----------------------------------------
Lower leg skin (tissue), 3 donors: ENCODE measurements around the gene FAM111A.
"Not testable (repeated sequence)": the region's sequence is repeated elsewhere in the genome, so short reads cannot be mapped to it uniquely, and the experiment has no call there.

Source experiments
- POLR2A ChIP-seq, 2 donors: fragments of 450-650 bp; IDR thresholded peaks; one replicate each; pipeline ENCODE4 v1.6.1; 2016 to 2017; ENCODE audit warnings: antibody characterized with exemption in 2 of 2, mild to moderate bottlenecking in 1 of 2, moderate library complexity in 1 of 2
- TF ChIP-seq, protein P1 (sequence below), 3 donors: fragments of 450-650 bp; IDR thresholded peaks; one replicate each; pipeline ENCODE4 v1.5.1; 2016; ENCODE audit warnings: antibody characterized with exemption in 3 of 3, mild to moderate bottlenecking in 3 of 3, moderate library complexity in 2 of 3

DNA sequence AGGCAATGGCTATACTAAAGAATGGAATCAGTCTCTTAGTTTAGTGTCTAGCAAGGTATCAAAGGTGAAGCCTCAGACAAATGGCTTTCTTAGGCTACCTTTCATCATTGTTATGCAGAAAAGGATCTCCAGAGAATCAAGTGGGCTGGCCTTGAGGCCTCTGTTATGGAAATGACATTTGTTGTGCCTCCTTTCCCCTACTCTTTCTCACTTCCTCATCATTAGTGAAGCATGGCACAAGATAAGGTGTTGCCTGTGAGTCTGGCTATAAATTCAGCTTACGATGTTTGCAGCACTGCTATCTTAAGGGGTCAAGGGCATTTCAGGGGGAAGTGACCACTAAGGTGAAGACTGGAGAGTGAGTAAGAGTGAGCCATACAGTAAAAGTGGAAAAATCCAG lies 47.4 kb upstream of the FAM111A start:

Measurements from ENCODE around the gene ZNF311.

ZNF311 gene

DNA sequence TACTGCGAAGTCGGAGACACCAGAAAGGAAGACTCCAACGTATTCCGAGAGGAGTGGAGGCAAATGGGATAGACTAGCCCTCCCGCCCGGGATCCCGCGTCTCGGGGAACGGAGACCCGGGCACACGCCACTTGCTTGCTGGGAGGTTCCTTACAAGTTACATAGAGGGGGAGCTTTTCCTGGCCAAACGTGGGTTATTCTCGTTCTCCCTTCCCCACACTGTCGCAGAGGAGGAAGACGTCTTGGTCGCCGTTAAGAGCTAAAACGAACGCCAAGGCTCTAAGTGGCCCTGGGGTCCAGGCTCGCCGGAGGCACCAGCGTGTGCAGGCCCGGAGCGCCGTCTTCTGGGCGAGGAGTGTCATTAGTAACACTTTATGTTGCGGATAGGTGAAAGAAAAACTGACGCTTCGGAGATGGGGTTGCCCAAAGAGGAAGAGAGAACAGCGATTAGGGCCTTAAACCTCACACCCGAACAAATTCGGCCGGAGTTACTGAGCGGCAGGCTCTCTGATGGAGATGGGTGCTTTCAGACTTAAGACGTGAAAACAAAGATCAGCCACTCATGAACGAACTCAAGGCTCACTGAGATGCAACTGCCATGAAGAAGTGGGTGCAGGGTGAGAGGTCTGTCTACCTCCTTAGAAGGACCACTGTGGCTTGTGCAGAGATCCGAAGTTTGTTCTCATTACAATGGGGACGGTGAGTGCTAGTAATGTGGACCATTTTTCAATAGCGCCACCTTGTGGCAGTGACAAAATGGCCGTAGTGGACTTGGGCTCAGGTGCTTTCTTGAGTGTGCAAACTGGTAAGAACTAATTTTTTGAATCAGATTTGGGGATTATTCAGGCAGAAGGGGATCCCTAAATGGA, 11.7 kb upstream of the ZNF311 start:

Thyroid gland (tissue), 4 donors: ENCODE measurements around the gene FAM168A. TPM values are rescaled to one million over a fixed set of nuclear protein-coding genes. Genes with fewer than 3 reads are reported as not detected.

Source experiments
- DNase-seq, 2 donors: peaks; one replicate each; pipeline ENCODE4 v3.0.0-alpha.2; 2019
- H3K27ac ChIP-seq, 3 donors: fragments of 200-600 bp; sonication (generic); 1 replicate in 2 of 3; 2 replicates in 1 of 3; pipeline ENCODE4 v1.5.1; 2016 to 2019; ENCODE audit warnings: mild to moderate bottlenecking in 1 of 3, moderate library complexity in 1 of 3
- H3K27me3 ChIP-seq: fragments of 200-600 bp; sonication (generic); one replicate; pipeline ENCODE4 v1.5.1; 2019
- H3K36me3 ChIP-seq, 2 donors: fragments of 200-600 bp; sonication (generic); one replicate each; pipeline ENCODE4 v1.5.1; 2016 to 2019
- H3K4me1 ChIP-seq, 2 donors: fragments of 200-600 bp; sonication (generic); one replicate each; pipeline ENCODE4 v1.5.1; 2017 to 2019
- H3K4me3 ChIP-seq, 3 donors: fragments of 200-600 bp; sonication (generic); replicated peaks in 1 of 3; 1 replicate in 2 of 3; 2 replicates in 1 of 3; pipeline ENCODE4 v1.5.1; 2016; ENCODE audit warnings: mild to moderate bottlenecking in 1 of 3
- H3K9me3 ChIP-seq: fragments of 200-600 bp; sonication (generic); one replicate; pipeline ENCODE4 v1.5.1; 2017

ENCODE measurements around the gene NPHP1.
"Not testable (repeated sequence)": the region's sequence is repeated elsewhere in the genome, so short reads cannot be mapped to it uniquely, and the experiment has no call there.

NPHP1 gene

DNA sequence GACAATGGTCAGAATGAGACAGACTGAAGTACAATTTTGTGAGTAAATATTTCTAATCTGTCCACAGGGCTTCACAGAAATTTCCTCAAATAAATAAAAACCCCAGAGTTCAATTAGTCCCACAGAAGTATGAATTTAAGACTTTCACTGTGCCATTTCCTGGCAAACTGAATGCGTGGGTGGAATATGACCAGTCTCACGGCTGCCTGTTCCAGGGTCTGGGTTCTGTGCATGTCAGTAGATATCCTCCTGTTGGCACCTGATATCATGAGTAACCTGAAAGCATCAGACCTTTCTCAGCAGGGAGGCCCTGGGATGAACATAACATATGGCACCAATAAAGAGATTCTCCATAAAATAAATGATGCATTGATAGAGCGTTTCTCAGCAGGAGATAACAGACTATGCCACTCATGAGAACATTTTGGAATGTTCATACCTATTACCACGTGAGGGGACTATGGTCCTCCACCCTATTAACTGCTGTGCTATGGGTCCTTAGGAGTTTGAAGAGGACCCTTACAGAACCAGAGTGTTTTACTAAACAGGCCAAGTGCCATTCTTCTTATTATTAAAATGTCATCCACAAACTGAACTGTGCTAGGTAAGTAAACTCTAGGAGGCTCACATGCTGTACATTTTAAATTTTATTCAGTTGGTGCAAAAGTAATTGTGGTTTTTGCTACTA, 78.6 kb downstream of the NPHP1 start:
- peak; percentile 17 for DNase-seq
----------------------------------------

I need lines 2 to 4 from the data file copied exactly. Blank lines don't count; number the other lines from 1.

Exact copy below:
"Not testable (repeated sequence)": the region's sequence is repeated elsewhere in the genome, so short reads cannot be mapped to it uniquely, and the experiment has no call there.

Source experiments
- POLR2A ChIP-seq, 2 donors: fragments of 450-650 bp; IDR thresholded peaks; one replicate each; pipeline ENCODE4 v1.6.1; 2016 to 2017; ENCODE audit warnings: antibody characterized with exemption in 2 of 2, mild to moderate bottlenecking in 1 of 2, moderate library complexity in 1 of 2